It could be argued that in many parts of the country where the tech sector is exploding, there is an economic imperative for more people to participate in the lucrative career opportunities that lie in space. For populations that have historically been excluded from many wealth-creating opportunities, the stakes are even higher, as inflation and the rapidly accelerating cost of living increase financial strain.
For a variety of reasons, people of color have been consistently overrepresented in the low-wage labor market, including prejudice, discrimination, social capital deficits, and lack of access to equitable educational opportunities.
There is no doubt that money is an important factor why people can pursue careers in technology and why it is rapidly becoming an economic imperative for those with the desire and discipline to qualify for prosperity in the space to provide opportunities. Fields like engineering, IT, etc. earn between 20% and 85% more than the average salary depending on the state people are in, according to data compiled by business.org.
The focus on earned wages is most pronounced for populations that have historically been excluded from many wealth-building opportunities because they more often face the obligation to purchase major assets like homes with their own. income compared to those who are able to make these kinds of acquisitions with significant help from the wealth channeled to them by previous generations.
A recent Bloomberg article highlighted the growing number of people receiving installments or, in some cases, entire homes funded by their parents. “Parents are increasingly helping their adult children buy homes, whether that means co-signing a mortgage, giving money for a down payment or buying the property outright, according to real estate agents across the country,” according to their reports.
These are the types of wealth transfers that propel a person far beyond what they earn in their job. These transfers are often hidden, as the Bloomberg article alludes to by stating that “it is difficult to determine exactly how many buyers receive help from their parents, in part because few are willing to discuss the how they pay for a new home”.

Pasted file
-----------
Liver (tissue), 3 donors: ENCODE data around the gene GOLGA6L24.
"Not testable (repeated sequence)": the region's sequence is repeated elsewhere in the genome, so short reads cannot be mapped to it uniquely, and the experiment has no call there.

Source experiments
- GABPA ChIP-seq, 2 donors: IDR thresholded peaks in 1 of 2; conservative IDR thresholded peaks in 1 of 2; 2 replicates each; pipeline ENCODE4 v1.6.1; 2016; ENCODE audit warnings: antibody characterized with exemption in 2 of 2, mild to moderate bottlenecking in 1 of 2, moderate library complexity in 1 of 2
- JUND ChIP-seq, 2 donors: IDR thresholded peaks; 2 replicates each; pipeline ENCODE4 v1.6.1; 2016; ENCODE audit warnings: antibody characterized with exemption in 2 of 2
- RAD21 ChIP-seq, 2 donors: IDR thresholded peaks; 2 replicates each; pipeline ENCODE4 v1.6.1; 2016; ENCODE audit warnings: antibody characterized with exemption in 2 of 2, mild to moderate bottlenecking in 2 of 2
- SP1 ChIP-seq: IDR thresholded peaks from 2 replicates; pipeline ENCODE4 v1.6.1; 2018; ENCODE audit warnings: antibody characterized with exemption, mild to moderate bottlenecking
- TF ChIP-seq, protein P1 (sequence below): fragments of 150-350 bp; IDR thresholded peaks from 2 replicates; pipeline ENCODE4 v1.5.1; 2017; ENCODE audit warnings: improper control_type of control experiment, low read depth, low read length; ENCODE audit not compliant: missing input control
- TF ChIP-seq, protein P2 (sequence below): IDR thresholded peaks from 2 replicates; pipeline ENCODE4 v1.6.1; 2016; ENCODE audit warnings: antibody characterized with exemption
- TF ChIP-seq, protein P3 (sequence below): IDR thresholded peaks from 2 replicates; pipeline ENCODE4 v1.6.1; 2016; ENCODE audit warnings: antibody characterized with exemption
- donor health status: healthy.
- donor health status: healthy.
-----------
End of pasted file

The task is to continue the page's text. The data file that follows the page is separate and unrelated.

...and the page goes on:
Without the benefit of wealth transfers in life that can subsidize tuition, cars, private school payments, credit card payments, medical bills, business start-up money, housing and other major purchases; increased integration into the technology sector and other high-income industries becomes even more important.
Going from underrepresentation to overrepresentation in higher paying career fields can be a game-changer for the economic development of historically marginalized communities. This change can happen by identifying undervalued assets in these communities, starting with those who have the ability to excel in tech careers but may not know it or have the systems and supports appropriate to make it fruitful.
An inflection point is imminent in several metro areas like Miami, Austin, Nashville and Orlando. Rents in Miami, for example, increased nearly 41% from April 2021 to April 2022 according to Corelogic. Corelogic’s senior economist, Molly Boesel, was quoted in a Bloomberg article as saying that “we expect single-family rent growth to continue to rise at a rapid pace through 2022.” Cities that were once affordable to the middle and working classes may only be accessible to those with very high incomes or those who can shop with wealth passed down from previous generations. There is a window that closes quickly so that people who do not fall into these two categories or who do not already have accommodation in certain areas can secure it on their own.
For these and other reasons, infrastructure of opportunity that provides supported pathways for people to acquire the skills and social capital needed to successfully integrate into gainful employment in the technology sector should be a key economic development strategy.
Dr. Marcus Bright is a social impact researcher and strategist.